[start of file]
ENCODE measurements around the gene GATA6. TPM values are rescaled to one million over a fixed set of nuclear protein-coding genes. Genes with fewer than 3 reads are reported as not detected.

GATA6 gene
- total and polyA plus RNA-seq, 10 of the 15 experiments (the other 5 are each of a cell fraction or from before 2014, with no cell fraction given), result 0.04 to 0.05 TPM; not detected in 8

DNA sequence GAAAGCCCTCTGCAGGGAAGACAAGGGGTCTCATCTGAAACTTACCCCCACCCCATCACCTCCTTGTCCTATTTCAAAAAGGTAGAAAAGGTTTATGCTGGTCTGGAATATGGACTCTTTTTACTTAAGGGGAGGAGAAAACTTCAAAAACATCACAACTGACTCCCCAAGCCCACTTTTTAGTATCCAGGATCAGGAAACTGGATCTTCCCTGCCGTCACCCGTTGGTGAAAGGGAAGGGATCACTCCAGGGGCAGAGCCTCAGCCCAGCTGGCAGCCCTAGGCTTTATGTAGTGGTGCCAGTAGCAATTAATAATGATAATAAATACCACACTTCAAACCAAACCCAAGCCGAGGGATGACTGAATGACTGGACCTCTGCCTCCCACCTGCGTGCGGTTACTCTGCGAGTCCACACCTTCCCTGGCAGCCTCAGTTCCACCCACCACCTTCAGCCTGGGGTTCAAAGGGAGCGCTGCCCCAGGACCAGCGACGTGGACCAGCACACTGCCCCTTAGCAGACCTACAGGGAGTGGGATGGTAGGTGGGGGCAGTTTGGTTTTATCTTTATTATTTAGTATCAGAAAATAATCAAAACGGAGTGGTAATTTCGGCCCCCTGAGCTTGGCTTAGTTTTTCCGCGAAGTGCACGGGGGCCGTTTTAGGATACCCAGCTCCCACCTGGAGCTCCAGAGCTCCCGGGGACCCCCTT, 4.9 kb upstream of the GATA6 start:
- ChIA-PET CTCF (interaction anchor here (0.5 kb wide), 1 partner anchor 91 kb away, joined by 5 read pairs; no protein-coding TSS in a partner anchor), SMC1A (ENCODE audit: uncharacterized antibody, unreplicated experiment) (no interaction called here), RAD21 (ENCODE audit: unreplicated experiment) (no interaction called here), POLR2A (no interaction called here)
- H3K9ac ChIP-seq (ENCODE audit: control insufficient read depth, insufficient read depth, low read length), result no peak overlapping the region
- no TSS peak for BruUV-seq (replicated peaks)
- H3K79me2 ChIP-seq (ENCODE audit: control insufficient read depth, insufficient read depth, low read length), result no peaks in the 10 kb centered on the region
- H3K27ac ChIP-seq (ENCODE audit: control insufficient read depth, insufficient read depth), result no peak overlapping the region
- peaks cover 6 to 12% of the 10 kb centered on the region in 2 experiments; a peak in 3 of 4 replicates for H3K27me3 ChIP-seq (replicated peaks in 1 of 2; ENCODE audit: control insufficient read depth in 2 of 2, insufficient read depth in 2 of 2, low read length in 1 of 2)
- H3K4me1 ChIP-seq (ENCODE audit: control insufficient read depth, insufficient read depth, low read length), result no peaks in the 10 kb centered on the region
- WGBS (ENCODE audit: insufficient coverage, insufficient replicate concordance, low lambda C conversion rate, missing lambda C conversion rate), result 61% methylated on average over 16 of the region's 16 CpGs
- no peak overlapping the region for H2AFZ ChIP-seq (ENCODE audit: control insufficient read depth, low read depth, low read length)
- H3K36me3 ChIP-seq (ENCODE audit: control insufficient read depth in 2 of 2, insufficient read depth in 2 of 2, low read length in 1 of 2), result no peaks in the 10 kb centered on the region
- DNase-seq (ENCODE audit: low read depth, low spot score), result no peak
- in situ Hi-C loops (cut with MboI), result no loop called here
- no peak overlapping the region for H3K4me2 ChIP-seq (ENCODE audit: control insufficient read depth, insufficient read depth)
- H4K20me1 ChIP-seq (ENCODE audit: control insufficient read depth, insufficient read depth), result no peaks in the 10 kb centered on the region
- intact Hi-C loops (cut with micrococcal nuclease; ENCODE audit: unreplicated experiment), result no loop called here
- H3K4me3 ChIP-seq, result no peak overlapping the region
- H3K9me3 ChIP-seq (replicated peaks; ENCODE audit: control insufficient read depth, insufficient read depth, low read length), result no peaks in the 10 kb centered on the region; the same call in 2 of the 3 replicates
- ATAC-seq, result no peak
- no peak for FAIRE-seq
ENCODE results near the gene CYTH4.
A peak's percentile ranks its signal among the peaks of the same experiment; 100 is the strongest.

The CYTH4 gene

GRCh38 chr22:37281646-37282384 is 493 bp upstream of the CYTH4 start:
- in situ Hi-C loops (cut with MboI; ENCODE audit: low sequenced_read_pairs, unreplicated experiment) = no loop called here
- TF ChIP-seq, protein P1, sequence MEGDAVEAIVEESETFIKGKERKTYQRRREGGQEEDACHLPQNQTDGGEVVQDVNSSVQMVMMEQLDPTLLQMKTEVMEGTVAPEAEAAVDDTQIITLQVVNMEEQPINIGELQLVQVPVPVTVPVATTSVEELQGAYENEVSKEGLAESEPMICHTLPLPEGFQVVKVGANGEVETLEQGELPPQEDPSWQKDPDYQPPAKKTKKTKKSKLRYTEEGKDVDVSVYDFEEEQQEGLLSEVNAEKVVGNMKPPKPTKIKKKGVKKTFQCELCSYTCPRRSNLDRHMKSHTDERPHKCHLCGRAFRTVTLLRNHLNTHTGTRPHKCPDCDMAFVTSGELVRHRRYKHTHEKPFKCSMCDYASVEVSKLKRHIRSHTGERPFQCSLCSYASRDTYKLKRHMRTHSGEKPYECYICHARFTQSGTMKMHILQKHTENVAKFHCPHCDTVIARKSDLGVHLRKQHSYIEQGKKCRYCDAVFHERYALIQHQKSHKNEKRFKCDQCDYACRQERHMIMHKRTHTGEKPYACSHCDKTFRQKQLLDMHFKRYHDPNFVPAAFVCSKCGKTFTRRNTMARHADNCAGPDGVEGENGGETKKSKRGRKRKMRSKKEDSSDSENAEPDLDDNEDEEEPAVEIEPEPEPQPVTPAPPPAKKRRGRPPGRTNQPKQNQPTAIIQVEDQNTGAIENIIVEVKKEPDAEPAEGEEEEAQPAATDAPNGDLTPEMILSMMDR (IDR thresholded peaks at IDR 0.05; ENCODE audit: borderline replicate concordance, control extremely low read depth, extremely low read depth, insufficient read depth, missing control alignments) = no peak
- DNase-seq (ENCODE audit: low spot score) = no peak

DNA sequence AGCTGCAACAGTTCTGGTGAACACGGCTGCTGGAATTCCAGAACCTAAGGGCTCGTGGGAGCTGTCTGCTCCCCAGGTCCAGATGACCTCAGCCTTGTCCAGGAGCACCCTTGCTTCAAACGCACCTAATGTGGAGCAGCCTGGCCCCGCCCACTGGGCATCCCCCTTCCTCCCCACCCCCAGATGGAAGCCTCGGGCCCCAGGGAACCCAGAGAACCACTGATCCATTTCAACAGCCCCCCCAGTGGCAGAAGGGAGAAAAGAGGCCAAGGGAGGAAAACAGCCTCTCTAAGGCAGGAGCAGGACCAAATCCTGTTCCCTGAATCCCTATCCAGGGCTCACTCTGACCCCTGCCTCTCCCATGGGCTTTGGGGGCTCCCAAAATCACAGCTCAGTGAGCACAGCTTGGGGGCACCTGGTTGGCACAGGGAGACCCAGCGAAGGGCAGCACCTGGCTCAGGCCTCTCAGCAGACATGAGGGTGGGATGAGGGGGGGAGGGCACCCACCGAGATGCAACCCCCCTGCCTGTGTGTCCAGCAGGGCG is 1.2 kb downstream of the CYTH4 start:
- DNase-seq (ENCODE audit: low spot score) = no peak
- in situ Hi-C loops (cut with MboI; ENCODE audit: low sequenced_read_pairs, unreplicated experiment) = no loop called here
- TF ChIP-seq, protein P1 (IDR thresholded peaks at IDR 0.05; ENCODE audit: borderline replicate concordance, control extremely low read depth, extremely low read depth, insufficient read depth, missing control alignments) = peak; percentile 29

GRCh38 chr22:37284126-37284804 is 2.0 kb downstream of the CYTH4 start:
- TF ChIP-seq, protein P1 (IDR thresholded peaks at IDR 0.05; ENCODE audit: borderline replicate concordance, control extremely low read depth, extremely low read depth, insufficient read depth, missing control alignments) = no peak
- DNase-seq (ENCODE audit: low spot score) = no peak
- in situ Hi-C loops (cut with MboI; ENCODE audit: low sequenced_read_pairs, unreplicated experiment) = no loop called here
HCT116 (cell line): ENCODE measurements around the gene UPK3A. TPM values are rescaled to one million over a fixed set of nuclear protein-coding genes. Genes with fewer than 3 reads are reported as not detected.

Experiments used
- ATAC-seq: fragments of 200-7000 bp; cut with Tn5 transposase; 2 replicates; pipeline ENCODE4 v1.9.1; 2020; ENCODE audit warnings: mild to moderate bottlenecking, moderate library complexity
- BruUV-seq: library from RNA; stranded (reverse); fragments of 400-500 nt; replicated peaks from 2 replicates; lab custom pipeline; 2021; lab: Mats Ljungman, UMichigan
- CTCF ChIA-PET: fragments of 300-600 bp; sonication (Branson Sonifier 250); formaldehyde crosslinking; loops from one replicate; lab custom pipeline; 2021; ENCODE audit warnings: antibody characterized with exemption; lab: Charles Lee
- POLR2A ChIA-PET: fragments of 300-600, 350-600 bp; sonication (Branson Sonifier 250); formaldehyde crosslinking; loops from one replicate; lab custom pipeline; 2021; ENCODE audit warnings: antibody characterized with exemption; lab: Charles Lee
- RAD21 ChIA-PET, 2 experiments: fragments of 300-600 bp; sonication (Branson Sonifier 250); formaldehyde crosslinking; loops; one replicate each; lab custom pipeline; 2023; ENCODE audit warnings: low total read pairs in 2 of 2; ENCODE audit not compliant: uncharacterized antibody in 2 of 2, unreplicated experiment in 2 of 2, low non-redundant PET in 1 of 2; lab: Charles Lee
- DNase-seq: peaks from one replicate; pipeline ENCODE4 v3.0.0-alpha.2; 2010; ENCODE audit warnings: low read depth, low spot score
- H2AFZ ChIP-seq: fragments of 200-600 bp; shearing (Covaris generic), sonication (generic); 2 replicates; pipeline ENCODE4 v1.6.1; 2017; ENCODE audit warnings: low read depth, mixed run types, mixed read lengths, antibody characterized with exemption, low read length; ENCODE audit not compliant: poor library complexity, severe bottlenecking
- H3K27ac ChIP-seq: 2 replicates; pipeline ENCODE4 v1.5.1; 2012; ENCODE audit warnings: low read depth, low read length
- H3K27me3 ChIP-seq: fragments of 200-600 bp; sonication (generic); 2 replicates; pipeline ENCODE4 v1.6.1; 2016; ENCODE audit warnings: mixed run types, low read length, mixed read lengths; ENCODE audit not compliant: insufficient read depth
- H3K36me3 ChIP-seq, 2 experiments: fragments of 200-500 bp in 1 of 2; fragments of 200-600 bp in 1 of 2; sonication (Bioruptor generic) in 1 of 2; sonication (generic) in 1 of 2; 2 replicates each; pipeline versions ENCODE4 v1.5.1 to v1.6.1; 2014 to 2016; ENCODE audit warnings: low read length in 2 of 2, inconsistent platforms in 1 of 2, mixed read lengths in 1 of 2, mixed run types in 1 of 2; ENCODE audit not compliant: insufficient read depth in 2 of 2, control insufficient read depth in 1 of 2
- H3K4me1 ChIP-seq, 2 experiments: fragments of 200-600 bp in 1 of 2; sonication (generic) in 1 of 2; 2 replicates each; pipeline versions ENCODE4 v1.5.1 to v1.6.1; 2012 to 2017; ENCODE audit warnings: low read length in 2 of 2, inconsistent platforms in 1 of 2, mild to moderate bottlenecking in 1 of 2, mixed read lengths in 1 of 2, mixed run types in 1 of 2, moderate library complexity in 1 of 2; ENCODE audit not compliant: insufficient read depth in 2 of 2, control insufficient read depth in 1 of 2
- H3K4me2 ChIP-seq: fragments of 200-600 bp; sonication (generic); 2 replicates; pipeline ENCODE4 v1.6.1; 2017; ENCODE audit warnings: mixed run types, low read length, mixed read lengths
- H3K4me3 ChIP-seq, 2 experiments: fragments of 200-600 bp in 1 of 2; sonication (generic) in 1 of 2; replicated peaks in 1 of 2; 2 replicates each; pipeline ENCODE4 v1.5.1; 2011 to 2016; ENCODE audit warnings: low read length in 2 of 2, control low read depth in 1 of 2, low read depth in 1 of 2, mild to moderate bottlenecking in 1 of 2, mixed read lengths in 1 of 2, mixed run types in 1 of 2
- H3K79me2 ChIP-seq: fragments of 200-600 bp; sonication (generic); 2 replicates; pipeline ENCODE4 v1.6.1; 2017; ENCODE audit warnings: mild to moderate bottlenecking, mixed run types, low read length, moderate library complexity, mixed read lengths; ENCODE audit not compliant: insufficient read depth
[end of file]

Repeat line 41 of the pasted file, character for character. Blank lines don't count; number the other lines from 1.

- ATAC-seq: fragments of 200-7000 bp; cut with Tn5 transposase; 2 replicates; pipeline ENCODE4 v1.9.1; 2020; ENCODE audit warnings: mild to moderate bottlenecking, moderate library complexity